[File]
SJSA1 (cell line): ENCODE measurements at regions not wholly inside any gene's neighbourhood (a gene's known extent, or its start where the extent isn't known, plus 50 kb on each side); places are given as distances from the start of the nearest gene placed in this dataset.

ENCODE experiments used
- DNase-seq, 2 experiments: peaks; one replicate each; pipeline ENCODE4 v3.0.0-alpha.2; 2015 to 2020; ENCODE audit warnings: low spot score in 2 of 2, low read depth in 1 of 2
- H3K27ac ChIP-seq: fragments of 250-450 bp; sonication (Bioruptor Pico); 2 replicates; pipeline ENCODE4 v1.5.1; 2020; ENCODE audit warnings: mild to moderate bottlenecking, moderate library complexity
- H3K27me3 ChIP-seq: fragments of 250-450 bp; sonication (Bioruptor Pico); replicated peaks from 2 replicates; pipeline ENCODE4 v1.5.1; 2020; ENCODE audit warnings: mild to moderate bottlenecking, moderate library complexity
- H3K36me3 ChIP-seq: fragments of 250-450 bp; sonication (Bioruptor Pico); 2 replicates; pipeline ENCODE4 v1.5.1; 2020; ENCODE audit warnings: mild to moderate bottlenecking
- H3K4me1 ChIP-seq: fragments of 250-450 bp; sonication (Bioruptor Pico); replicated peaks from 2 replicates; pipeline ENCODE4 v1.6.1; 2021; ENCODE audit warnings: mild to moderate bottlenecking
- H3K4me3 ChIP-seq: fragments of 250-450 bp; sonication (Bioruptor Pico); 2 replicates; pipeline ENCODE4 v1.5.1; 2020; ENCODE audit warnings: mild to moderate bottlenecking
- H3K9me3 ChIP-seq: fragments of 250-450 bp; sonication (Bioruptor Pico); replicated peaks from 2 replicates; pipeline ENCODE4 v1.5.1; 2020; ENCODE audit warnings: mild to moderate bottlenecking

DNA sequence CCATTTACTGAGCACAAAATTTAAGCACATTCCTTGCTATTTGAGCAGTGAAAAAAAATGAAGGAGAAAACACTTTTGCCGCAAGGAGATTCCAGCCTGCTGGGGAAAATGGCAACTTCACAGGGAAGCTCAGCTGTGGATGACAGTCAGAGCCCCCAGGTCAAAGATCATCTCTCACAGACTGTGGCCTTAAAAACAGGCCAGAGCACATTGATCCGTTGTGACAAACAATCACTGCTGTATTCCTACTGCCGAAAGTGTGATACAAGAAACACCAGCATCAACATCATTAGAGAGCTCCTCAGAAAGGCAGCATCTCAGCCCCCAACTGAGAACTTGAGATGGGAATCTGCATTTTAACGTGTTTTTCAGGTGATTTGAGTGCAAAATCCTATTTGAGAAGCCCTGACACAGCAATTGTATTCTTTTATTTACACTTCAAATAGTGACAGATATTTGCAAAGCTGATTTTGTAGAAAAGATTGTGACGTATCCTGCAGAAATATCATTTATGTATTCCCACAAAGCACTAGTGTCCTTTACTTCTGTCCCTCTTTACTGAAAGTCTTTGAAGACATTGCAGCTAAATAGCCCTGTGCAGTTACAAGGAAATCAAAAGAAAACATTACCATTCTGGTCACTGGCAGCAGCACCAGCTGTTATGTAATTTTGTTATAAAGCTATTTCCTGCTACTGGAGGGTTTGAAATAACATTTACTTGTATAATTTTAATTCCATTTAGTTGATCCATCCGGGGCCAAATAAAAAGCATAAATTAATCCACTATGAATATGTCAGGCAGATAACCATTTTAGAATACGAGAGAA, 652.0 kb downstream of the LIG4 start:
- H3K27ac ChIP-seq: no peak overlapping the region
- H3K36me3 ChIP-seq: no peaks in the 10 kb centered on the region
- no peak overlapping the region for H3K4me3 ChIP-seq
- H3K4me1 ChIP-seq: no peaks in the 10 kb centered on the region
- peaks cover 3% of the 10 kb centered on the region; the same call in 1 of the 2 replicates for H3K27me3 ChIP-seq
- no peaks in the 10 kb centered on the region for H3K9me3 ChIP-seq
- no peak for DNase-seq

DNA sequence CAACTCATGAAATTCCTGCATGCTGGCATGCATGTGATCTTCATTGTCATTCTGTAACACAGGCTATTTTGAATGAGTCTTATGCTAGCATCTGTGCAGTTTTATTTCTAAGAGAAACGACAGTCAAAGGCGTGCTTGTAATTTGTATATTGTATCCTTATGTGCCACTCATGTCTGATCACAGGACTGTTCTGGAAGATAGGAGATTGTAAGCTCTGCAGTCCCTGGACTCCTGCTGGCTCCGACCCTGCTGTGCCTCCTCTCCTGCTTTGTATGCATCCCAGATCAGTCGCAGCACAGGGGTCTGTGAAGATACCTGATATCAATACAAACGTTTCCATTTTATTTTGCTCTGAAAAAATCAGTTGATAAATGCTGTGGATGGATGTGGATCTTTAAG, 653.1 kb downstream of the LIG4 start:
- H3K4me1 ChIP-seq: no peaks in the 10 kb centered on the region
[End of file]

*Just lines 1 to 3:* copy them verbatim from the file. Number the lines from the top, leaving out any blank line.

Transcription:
SJSA1 (cell line): ENCODE measurements at regions not wholly inside any gene's neighbourhood (a gene's known extent, or its start where the extent isn't known, plus 50 kb on each side); places are given as distances from the start of the nearest gene placed in this dataset.

ENCODE experiments used
- DNase-seq, 2 experiments: peaks; one replicate each; pipeline ENCODE4 v3.0.0-alpha.2; 2015 to 2020; ENCODE audit warnings: low spot score in 2 of 2, low read depth in 1 of 2